First Month of Birth Control Side Effects

First Month of Birth Control Side Effects

First Month of Birth Control Side Effects

Side Effects Are Most Common The First Month

There are a few unwelcome side effects caused by taking the pill. They include, but are not limited to headaches, nausea, tenderness of the breast, and short bouts of bleeding during periods. The most popular timing of these side effects is usually during the first month of using the pill.

Adjusting to the Pill in the first month

The first month or first two to three cycles will be the most critical in you and your body’s adjustment to the pill. The sides effects mentioned above usually go away by the second and third months. While the side effects can be uncomfortable, they are not life threatening and there are some tactics that you can use to lessen their effect.

Breast tenderness and the occasional mood changes are usually minor and brief so it is best to let the ride their course.

If you are feeling nauseous, it typically helps to take the pill with food. Eating before taking the pill will help calm the nausea.

Some women experience an acne flare up, but again this is short-lived. As a matter of fact, many women report that being on the pill clears their acne.

Weight gain and fluid retention is yet another complaint that some women report during their first month on the pill. Generally the weight gain is not substantial. Remember to maintain a healthy diet, decrease your salt intake and exercise regularly. This will minimize the weight gain.

The one side effect that alarms most women during that first month is the break through bleeding (or “spotting” as it is most commonly referred as). This is no cause for alarm as your doctor will tell you. This also does not mean that you should change the pill that was recommended to you by your physician; it is a normal occurrence during the use of birth control pills and may also disappear after the first month.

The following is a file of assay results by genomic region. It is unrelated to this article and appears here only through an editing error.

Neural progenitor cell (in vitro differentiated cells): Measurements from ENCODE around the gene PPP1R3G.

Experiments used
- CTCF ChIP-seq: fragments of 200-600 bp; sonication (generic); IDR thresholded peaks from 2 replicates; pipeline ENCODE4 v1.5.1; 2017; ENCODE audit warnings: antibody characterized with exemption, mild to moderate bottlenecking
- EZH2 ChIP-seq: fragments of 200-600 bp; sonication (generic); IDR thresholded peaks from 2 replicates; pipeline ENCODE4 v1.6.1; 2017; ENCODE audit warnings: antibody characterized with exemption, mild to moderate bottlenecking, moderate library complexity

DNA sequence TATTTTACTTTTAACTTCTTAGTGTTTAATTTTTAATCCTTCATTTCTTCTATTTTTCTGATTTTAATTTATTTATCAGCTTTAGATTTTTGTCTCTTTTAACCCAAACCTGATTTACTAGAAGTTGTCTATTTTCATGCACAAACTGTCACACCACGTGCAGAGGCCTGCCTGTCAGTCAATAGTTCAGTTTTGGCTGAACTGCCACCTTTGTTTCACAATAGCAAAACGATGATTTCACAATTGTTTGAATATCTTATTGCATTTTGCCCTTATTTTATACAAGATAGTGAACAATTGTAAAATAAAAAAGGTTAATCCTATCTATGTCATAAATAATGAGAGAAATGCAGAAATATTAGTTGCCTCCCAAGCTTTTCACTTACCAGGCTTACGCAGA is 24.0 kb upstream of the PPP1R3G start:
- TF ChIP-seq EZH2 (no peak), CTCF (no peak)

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Severe Adverse Effects

The few symptoms you experience during the first month of using the pill are usually temporary and will most likely disappear within the first two months. While they are not life-threatening, there are some symptoms to watch out for as you continue to take the pill and these are things that you should report to your doctor.
These symptoms include:

  • severe abdominal pain
  • severe chest pain
  • shortness of breath
  • coughing up blood
  • very bad headaches
  • loss of vision/other vision problems
  • severe leg pains

If you experience any of these symptoms in the first month or during the course of your time on the pill, you should call your doctor’s office immediately. Pills are almost 100% effective in preventing pregnancies and remember they do not protect you from any sexually transmitted diseases.

How the Pill Works

Women everywhere rely on the pill as the best method of birth control. When taken correctly, birth control pills are 99.6% effective in preventing unwanted pregnancy. Birth control pills contain the female hormones estrogen and progesterone, which work to suppress ovulation. When ovulation is suppressed the egg is not released from the ovaries so pregnancy cannot occur. The pill also works by thickening the cervical mucus, which makes it difficult for sperm to enter the uterus.

Using the Pill

It is recommended that you start the pill the first Sunday after the start of your period. The pill is to be taken every day preferably the first time each day. The best way to remember to take it is to associate taking the pill with another everyday activity (example, before or after a meal). The pill is most effective when it is taken consistently.